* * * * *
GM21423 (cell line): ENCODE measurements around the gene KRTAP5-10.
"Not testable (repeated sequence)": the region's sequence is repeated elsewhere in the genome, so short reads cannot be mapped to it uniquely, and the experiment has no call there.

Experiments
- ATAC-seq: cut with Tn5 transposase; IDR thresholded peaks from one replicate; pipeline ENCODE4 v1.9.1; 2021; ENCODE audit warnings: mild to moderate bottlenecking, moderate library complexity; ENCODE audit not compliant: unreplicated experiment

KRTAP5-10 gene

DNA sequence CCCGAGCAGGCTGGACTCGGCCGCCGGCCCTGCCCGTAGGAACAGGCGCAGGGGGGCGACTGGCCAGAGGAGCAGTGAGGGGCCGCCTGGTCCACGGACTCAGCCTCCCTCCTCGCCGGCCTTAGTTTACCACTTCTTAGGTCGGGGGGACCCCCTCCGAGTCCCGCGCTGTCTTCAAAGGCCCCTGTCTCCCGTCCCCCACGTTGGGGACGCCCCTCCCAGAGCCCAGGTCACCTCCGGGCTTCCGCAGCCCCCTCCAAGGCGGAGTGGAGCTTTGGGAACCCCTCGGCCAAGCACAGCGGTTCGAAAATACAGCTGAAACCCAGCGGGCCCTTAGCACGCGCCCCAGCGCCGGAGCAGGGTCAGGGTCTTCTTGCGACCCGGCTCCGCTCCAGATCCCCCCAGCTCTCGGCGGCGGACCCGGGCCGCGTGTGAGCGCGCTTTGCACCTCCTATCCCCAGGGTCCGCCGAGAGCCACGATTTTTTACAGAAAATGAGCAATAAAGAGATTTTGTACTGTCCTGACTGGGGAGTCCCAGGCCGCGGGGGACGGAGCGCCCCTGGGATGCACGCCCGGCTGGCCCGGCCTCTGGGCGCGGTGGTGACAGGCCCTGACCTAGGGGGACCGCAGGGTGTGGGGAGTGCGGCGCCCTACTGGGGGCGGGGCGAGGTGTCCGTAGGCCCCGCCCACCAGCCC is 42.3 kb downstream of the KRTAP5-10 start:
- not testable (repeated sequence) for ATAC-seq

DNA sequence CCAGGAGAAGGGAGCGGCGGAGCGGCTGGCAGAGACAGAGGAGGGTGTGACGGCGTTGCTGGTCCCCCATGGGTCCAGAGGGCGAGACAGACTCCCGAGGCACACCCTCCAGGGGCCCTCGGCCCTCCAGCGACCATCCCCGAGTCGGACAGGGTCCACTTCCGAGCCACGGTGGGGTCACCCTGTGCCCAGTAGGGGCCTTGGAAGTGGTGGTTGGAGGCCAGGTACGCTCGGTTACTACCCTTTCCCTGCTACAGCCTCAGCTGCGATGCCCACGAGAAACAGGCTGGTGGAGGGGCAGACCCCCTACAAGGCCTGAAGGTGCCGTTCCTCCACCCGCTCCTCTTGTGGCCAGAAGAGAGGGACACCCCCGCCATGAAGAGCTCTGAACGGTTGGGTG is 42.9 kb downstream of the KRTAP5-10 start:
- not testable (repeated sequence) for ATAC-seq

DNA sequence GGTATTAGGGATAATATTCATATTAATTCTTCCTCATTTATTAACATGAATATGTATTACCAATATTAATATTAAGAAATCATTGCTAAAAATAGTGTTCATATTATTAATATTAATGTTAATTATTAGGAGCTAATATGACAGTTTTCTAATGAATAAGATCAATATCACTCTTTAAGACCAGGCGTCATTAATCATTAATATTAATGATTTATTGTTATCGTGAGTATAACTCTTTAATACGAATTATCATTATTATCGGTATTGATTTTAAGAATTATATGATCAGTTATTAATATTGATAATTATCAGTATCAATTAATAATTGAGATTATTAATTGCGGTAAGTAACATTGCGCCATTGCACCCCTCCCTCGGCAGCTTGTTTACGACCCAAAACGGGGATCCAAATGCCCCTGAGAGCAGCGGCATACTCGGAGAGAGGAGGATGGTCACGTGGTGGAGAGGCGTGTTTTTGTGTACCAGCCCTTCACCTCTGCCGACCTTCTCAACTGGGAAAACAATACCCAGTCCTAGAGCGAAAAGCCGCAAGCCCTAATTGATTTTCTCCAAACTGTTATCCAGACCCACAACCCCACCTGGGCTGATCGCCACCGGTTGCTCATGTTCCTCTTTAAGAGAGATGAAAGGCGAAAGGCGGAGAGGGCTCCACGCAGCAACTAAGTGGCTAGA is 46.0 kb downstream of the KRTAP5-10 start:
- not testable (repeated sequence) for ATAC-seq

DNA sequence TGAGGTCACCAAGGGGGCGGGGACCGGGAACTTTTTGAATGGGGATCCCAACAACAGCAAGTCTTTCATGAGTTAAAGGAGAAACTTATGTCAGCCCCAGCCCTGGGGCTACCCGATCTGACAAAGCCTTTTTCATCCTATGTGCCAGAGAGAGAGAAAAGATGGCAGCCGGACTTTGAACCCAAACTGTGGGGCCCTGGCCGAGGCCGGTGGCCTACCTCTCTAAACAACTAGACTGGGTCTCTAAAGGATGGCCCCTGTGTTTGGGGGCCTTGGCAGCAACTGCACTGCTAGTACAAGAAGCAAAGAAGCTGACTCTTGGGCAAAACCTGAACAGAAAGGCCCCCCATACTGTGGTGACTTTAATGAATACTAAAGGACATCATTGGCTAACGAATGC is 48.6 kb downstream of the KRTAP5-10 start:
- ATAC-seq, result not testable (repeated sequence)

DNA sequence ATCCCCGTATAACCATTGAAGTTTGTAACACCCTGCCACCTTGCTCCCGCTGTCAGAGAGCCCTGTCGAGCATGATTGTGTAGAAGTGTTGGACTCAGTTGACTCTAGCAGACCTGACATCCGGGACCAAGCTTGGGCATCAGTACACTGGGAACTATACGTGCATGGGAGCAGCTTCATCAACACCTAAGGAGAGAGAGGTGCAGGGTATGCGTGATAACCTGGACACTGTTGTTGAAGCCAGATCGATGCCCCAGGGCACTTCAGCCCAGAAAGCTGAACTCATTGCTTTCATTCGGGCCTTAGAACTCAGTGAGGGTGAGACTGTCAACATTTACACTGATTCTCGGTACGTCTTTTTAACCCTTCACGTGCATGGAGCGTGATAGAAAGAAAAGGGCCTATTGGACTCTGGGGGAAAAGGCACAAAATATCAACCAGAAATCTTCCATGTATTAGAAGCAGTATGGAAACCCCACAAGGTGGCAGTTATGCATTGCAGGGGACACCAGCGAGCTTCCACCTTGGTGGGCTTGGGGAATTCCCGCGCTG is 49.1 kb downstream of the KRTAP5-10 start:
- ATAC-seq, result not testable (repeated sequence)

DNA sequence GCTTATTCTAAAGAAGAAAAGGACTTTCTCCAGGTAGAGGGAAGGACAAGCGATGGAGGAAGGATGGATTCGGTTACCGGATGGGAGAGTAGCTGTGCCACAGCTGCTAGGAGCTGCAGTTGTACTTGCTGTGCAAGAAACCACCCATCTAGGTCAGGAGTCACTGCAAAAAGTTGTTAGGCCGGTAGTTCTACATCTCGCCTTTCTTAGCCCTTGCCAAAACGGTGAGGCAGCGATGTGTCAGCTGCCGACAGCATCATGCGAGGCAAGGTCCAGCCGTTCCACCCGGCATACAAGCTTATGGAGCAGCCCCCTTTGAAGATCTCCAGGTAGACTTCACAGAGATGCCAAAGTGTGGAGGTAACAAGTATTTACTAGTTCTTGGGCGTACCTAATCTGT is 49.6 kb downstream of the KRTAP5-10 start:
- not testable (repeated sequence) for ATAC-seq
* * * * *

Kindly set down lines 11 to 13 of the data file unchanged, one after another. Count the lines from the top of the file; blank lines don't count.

- not testable (repeated sequence) for ATAC-seq

DNA sequence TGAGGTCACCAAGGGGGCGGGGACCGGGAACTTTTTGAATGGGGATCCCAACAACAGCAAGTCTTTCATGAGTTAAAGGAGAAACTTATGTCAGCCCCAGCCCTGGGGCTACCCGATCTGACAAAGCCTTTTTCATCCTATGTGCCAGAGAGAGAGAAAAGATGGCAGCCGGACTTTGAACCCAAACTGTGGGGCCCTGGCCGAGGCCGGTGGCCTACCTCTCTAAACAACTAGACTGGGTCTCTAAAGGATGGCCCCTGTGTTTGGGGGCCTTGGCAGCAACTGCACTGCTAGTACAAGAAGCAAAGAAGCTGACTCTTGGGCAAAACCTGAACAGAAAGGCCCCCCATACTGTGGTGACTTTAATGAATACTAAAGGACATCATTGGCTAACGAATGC is 48.6 kb downstream of the KRTAP5-10 start:
- ATAC-seq, result not testable (repeated sequence)